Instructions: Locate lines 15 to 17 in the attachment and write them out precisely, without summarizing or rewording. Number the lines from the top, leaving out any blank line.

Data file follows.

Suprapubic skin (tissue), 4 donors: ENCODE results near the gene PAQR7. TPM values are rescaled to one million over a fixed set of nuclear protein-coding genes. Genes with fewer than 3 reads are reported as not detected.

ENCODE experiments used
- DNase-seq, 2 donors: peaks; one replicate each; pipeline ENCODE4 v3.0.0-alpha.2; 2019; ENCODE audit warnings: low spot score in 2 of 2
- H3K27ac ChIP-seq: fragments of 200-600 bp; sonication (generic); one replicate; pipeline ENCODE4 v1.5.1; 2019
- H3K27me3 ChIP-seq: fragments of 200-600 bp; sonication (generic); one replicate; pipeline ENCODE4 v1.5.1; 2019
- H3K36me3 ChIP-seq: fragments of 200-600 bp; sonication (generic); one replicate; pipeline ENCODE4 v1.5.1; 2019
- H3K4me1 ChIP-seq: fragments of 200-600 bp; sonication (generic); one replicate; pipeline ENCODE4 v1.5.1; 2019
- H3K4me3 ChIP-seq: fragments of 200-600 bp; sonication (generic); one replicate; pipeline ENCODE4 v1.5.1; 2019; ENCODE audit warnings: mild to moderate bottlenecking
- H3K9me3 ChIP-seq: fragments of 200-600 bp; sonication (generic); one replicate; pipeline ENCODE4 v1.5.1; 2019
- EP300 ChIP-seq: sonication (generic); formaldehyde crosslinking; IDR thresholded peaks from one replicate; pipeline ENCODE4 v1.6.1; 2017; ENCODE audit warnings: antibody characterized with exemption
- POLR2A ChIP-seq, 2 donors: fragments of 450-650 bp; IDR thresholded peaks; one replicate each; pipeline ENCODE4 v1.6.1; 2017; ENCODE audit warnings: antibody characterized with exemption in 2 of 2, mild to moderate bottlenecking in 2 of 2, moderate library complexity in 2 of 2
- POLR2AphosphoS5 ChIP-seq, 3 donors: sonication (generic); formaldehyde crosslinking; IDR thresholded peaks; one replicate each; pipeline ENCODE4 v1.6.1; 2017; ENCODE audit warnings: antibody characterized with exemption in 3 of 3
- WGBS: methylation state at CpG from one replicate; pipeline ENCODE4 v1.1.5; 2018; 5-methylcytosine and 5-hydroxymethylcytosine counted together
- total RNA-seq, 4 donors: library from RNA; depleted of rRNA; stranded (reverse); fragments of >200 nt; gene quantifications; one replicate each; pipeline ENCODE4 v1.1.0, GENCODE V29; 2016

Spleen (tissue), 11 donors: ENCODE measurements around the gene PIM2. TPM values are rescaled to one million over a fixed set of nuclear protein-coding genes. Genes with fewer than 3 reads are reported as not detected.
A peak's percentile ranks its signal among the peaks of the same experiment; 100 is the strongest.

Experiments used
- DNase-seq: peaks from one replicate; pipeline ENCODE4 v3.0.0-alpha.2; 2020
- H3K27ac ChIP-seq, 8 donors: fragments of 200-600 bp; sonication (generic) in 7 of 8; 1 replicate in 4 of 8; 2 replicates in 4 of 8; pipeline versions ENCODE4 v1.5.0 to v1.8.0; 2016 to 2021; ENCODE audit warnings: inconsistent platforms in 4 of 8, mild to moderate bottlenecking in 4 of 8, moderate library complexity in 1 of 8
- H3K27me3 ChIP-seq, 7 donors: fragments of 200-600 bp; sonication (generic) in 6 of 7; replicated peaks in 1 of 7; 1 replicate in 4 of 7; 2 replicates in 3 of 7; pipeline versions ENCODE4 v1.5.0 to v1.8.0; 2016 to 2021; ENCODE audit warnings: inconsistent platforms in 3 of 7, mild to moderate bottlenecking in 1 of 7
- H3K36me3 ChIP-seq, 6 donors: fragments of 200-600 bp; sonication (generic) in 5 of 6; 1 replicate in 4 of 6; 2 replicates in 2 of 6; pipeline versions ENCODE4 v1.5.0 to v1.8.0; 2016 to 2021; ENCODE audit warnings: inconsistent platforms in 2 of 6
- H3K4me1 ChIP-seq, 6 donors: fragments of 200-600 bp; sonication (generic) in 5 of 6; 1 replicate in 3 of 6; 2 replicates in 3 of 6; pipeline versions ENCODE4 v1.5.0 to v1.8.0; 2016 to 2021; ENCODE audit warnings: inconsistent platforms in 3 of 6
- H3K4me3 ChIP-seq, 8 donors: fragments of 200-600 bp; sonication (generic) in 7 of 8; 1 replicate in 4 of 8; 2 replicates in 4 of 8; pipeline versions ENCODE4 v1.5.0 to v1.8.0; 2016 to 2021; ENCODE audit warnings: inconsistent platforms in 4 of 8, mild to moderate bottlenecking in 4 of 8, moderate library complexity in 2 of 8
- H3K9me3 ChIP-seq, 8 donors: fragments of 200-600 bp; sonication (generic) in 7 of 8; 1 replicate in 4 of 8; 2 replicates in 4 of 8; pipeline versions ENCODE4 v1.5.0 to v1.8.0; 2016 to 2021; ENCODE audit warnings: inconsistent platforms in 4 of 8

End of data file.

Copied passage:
Spleen (tissue), 11 donors: ENCODE measurements around the gene PIM2. TPM values are rescaled to one million over a fixed set of nuclear protein-coding genes. Genes with fewer than 3 reads are reported as not detected.
A peak's percentile ranks its signal among the peaks of the same experiment; 100 is the strongest.

Experiments used